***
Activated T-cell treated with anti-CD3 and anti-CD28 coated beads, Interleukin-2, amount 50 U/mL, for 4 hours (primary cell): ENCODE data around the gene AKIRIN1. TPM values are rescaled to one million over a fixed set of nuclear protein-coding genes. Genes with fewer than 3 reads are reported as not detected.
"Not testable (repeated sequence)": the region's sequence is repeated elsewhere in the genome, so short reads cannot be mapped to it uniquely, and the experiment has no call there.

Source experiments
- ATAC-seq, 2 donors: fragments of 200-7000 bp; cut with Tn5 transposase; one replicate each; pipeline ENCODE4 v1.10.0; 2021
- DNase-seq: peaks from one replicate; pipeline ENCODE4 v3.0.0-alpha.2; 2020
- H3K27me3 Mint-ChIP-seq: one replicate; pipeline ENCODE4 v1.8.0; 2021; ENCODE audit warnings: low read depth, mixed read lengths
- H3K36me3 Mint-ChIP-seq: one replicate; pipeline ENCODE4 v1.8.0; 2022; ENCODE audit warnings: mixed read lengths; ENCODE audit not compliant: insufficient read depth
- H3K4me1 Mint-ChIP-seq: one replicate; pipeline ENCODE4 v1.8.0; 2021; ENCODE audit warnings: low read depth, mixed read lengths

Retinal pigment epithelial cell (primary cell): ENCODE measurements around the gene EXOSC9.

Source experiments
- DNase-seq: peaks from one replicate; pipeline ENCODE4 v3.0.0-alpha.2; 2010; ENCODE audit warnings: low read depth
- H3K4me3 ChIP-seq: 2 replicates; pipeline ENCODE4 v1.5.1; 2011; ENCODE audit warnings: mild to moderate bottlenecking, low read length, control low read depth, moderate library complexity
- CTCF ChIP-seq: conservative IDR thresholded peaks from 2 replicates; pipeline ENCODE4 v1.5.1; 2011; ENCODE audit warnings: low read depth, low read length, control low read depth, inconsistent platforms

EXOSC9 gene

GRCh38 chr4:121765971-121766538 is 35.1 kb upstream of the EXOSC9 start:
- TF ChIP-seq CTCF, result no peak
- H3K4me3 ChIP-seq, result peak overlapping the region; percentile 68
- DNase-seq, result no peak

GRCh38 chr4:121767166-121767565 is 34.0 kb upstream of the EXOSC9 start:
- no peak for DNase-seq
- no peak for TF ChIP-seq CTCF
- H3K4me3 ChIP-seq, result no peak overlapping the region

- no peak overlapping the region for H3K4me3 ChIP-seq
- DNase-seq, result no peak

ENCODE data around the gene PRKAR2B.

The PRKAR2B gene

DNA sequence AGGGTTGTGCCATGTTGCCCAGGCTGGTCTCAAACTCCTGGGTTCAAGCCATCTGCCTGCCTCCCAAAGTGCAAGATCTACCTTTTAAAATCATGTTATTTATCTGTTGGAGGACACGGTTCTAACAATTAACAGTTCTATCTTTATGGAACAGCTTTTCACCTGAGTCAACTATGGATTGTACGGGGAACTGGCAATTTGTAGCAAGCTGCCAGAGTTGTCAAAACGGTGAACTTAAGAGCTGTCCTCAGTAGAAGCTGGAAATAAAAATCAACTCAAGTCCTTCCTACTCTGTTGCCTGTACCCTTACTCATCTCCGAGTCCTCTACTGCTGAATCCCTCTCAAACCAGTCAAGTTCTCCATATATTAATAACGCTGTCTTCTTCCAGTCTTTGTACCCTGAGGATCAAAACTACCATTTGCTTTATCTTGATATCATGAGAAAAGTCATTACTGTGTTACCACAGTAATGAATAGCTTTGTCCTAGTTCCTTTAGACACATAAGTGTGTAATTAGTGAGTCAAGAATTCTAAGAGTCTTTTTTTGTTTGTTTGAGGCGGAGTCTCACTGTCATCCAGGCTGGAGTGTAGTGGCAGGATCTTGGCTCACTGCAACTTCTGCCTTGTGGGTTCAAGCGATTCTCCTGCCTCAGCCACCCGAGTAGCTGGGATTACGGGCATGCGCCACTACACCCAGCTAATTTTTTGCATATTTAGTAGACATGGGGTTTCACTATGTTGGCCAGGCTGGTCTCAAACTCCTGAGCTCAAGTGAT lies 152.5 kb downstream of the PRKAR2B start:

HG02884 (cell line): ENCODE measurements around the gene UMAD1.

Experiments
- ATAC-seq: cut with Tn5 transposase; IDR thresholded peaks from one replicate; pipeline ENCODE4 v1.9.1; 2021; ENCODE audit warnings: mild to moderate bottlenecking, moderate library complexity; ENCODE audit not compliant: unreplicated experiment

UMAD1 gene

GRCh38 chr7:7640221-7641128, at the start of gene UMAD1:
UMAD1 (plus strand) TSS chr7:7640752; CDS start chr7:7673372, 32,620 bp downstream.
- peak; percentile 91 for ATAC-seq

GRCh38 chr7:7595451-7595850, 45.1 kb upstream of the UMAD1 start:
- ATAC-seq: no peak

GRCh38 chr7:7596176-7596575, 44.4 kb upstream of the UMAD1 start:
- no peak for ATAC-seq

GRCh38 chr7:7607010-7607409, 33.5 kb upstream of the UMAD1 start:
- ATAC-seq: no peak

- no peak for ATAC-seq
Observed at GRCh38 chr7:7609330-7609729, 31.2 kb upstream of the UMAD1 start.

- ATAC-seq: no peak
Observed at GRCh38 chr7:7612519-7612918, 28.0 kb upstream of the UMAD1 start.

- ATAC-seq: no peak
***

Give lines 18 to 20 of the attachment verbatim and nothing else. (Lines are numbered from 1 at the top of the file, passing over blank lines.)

- DNase-seq, result no peak

GRCh38 chr4:121767166-121767565 is 34.0 kb upstream of the EXOSC9 start:
- no peak for DNase-seq